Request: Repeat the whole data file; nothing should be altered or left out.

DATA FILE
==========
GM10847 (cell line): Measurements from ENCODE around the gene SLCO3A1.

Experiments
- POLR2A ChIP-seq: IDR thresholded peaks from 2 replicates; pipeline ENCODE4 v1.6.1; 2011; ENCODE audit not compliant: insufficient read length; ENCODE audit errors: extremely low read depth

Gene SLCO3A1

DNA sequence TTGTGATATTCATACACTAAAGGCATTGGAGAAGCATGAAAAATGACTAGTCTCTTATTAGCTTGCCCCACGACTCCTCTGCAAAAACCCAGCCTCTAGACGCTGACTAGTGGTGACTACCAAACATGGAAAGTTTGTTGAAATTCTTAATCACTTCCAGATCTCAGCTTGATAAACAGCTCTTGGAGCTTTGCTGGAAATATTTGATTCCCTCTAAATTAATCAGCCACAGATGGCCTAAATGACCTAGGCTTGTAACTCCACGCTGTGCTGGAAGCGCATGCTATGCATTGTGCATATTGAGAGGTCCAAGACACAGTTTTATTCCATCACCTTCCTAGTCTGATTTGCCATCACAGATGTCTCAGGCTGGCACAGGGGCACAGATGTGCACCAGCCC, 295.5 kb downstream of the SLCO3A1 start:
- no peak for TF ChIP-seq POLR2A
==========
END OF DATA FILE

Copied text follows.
GM10847 (cell line): Measurements from ENCODE around the gene SLCO3A1.

Experiments
- POLR2A ChIP-seq: IDR thresholded peaks from 2 replicates; pipeline ENCODE4 v1.6.1; 2011; ENCODE audit not compliant: insufficient read length; ENCODE audit errors: extremely low read depth

Gene SLCO3A1

DNA sequence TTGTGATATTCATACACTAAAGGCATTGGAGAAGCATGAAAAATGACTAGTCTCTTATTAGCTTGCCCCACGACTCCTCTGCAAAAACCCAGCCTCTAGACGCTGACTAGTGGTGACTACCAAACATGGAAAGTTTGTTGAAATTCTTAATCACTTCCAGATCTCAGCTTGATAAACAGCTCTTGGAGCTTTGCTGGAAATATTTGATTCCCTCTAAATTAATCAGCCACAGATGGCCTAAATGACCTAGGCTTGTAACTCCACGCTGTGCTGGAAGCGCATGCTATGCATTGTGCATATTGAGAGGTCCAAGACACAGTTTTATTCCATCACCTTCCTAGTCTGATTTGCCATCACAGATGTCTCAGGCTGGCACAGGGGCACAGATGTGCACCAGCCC, 295.5 kb downstream of the SLCO3A1 start:
- no peak for TF ChIP-seq POLR2A